“One day, the Web will be friggin’ empty”

That’s what the CEO of the German VPRT, the lobby of commercial broadcasters and tele-media, said on his keynote during the Munich Media Days last week. No, wait for the punchline! It’s also his organisation who’s commissioning the study which concludes that the web is full of illegal content (in this study, everything that was availbale for free was counted as illegal — yes, they were and still are on a mission).

What he meant to say with the headline quote was of course that the world needs his peers to enjoy the richness of online media, and he argued that the government needs to push for stricter copyright laws. Like what? Sanctioning free content because it’s harming his peers’ business? I’m sure he’d love that. It’s just that way of 19th century thinking that once you’ve set up your factory, it’s going to run forever and all the boss has to do is maximize profits. In addition, new industries would pop up and the one with more money would buy the other and so forth. And it all keeps growing and growing.

But as the post-industrial age has kicked in long ago, it should have become obvious that it doesn’t work like that any more. And it won’t help that your industry is not producing material goods but collecting and repacking information (or rather data, I can’t help but come back to my axiom again), because it’s still run like the old-fashioned factory. We don’t need factories any more, we’ve had them long enough.

What’s not working anymore is people who used to buy an issue of a magazine with at least 50% advertising in the real world, won’t do this online. They have the choice of getting their desired information one article at a time from the source they like best. With ads or without. Paid or for free. Yet publishers had a hard time adapting their question “How can I get as many people as possible to buy / subscribe to my magazine?” to “How can I offer the best content for an acceptable price?” (of course there’s also the industrial “How can I lower the quality without losing too much of the readership?”), but the new question is a different one.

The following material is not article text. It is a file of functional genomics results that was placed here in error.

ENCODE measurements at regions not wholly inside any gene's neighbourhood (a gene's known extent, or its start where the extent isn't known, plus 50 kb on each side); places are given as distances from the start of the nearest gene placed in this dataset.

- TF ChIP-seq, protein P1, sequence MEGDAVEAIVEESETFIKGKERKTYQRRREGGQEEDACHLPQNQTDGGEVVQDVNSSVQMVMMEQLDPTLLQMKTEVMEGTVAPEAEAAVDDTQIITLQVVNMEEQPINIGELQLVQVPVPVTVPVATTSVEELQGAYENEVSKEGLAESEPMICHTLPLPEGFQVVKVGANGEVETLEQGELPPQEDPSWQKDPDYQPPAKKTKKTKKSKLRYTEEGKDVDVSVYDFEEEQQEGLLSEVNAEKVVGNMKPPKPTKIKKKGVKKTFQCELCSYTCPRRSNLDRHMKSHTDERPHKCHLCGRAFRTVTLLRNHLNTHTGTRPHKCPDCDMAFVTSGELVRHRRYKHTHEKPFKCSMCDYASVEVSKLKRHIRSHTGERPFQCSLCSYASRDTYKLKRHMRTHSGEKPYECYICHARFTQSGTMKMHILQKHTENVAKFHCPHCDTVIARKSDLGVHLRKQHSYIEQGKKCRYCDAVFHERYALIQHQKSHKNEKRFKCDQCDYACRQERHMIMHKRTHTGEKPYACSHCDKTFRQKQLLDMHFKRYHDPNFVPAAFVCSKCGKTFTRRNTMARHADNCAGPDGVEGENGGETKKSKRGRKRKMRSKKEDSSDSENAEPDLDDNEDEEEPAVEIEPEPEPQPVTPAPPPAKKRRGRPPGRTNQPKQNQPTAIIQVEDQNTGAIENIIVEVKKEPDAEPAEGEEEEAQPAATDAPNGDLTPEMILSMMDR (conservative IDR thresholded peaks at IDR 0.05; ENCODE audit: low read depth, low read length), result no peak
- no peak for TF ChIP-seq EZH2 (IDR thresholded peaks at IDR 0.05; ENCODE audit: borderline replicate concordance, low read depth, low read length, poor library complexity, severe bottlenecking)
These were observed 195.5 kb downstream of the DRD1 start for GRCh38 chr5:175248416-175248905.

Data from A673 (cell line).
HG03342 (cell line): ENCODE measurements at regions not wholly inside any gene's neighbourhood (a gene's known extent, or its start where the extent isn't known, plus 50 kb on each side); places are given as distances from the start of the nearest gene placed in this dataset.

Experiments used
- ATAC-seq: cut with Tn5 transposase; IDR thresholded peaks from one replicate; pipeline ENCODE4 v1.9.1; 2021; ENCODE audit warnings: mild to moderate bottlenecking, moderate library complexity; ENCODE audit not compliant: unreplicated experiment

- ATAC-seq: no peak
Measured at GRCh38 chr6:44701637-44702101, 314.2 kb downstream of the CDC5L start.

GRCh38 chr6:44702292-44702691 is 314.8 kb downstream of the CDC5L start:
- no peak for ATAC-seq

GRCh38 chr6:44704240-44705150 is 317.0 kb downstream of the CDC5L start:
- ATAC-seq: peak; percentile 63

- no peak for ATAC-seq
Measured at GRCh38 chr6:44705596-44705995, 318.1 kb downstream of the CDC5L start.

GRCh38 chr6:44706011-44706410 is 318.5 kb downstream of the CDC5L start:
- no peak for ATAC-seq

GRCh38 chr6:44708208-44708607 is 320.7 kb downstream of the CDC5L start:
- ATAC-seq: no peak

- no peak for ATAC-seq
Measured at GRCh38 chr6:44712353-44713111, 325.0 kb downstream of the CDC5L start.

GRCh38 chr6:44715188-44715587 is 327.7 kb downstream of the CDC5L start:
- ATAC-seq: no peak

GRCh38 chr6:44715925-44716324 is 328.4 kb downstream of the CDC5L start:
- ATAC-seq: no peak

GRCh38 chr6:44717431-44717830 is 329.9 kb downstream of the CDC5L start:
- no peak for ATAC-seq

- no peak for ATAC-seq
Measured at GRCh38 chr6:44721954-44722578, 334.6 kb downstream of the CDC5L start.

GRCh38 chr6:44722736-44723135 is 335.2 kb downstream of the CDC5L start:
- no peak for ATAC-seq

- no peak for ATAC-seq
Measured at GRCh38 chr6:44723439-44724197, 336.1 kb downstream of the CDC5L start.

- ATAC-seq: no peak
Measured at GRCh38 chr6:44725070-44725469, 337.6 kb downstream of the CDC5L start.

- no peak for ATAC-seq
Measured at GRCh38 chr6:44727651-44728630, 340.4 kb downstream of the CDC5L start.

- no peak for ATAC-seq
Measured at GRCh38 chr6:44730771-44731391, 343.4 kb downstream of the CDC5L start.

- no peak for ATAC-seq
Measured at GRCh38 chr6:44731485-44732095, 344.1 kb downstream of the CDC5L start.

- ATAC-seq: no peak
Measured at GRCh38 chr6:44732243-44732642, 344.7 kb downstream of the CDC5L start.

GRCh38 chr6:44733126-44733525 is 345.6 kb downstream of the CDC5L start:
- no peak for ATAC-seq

This new question is “How does my stuff fit into the big picture?”. There are millions of outlets on the Web offering articles on the same topics as pay-for magazines, but for free. Not as consistent in terms of output volume and regularity, but often in terms of quality. This leads to my idea where commercial publishers seek the cooperation with authors who publish for free. The commercial publishers will then support the free authors by publishing their (commercial) articles on their (free authors’) website or blog, like guest articles (of course these article have to be paid for when someone wants to read them, and the free author whose site the thing is published on gets a small share), thus improving the experience for the audience.

Instead of trying to persuade the world to come to their place, publishers of every kind of media must start serving all the outlets out there (this is what Seth Godin refers to as curatorship). What publishers understood is they need to be on the shelf in as many stores as possible. Now, moving beyond physicality, the number and variety of stores is infinite. And infinity has always been a good prerequisite to make money for a long time to come. If you embrace it.

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